Five things to do
1. Visit: Opened in 2004, on the 60th anniversary of the uprising, the Uprising Museum in Warsaw recounts the events of how the brave citizens of Warsaw fought in an insurgency against the Nazi occupation in World War II.
2. Admire: Get a bird’s eye view of Warsaw from the observation deck of the 42-floor high Palace of Culture & Science. Pay special attention to the Old Town, with cobblestone alleys and medieval buildings, largely reconstructed after WWII when much of it was destroyed. Later, walk through the area, where you will find many great places to dine and sample the local cuisine, including pierogis (dumplings with many different fillings).
3. Spot the gnome: Wroclaw is one of the oldest and most beautiful cities in Poland. The old town square is a colourful masterpiece, the train station looks like a medieval castle, and as you stroll through the charming streets you might even spy a few gnomes. The city has over 200 of them and each one has a story behind it.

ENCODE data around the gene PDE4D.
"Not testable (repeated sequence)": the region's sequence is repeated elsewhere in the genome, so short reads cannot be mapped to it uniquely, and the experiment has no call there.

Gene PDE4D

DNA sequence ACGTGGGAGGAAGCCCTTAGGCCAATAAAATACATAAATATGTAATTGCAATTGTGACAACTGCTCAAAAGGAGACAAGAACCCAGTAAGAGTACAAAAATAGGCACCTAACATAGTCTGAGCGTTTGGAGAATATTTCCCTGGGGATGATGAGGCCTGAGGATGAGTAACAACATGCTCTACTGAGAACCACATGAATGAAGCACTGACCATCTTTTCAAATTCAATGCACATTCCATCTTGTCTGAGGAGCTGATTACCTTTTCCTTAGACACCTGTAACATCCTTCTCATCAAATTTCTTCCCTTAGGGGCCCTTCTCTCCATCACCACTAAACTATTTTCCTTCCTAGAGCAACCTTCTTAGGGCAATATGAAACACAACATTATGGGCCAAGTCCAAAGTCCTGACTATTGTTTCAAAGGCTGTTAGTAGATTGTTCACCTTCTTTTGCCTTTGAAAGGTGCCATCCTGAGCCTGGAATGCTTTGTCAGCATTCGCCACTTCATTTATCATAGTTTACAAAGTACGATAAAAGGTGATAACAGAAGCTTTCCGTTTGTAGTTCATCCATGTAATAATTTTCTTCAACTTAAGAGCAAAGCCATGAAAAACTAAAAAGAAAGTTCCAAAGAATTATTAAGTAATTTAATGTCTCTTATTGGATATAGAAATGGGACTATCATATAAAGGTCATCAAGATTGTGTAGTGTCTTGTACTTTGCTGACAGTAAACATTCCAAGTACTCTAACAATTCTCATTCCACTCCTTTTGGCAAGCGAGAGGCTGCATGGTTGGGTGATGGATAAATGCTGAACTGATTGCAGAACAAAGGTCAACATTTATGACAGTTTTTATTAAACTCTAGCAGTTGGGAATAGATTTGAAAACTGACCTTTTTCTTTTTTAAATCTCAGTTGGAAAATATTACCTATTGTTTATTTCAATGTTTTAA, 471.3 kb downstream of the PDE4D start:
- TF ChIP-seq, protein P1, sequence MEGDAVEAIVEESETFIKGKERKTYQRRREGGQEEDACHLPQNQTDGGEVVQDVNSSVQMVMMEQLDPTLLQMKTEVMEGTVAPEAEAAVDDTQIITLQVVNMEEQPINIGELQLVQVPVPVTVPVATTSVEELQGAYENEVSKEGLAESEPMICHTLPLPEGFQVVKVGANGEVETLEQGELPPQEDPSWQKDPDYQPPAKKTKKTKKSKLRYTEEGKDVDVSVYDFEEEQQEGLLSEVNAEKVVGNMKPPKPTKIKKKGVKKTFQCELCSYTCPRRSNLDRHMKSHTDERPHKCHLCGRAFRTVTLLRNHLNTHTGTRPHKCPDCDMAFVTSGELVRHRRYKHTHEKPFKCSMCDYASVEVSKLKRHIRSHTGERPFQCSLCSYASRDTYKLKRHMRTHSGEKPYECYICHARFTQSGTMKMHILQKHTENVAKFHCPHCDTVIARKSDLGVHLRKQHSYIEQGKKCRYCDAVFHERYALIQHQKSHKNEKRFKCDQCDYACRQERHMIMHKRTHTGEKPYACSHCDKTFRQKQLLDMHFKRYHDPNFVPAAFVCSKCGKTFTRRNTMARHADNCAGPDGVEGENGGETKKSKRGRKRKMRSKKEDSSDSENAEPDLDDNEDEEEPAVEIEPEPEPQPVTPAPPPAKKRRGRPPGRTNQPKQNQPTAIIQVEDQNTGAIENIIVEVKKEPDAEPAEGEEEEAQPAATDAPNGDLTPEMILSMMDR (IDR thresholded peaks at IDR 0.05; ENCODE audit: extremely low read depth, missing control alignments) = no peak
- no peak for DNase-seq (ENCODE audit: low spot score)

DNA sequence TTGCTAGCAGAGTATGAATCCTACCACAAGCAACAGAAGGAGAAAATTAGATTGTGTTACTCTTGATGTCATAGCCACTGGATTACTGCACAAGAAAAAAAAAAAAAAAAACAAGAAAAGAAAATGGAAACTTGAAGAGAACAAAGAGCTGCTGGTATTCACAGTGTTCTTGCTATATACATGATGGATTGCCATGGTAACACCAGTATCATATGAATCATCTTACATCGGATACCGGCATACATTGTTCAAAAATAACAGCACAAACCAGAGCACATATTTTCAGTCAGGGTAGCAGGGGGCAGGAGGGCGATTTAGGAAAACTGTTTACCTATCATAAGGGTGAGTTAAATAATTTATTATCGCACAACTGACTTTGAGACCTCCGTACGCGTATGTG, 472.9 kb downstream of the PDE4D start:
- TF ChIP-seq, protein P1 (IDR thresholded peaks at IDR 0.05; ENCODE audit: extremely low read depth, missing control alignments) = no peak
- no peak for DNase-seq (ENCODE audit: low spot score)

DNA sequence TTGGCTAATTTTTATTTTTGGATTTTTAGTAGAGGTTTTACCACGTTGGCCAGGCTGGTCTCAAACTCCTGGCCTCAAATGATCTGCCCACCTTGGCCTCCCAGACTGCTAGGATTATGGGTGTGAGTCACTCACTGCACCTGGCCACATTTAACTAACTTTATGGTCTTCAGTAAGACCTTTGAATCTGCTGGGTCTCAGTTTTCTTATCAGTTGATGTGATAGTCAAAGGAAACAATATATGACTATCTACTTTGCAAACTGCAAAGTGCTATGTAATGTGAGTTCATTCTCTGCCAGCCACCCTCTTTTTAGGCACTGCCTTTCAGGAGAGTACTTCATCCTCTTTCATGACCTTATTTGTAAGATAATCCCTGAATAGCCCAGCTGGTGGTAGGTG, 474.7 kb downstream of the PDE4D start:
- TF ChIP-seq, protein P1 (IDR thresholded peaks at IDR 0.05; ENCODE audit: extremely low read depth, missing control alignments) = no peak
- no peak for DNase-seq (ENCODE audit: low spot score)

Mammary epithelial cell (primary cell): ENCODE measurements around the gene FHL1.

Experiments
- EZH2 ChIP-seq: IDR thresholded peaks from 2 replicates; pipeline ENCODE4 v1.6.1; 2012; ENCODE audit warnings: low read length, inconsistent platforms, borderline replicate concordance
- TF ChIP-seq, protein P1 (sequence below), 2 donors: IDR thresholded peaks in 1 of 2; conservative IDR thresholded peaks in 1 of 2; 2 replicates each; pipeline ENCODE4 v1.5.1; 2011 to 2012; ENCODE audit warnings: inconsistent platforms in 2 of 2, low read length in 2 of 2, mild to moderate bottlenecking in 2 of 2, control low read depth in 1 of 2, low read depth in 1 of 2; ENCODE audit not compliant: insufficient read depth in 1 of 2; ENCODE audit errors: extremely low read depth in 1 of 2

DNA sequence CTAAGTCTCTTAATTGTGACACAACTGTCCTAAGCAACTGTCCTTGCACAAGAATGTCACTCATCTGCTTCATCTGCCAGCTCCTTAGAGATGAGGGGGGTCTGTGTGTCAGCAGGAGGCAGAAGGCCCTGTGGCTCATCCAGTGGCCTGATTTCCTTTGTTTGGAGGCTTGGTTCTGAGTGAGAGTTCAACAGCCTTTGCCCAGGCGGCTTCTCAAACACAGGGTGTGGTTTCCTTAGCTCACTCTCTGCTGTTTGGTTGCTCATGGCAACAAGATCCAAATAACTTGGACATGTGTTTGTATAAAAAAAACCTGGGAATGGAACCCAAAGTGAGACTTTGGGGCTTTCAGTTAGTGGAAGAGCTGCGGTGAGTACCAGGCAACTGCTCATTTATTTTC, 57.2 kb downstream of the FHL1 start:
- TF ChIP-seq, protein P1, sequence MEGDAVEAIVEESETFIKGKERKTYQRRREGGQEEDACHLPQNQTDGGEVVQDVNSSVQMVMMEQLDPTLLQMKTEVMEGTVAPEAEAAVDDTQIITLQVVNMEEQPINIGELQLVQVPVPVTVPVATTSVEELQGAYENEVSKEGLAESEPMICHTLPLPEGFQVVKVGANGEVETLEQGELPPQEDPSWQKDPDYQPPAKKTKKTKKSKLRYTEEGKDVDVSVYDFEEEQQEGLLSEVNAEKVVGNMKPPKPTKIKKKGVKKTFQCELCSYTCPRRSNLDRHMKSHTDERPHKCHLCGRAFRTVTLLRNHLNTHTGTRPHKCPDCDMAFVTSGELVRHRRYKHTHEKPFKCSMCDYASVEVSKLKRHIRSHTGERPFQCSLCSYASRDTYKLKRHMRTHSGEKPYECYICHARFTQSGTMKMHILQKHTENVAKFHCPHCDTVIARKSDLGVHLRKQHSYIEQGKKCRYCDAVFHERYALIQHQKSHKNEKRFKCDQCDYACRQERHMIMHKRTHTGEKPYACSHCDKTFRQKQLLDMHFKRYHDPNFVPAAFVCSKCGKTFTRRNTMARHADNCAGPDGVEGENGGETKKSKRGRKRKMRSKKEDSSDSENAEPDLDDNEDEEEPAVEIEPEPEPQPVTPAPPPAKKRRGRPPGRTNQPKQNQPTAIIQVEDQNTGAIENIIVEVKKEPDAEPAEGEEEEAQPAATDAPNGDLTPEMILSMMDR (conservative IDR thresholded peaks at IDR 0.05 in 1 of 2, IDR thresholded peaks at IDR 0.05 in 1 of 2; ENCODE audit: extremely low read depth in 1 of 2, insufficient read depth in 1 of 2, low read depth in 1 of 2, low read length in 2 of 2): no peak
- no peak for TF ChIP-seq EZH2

4. Go underground: The Wieliczka salt mine has been in operation for over 700 years and is listed as a UNESCO world heritage site. Walk down some 350 steps to a depth of 135 metres and meander almost 3km around lakes and through 20 chambers chiselled out of rock salt with salt statues. The Chapel of St Kinga is the star. The lift to the surface at the end of the tour was very welcome. 5. Stroll: The main square in old town Krakow escaped the ravages of the war. At almost four hectares it’s officially Europe’s biggest market square and is surrounded by gorgeous pastel yellow and peach buildings, including the 13th-century gothic Town Hall Tower.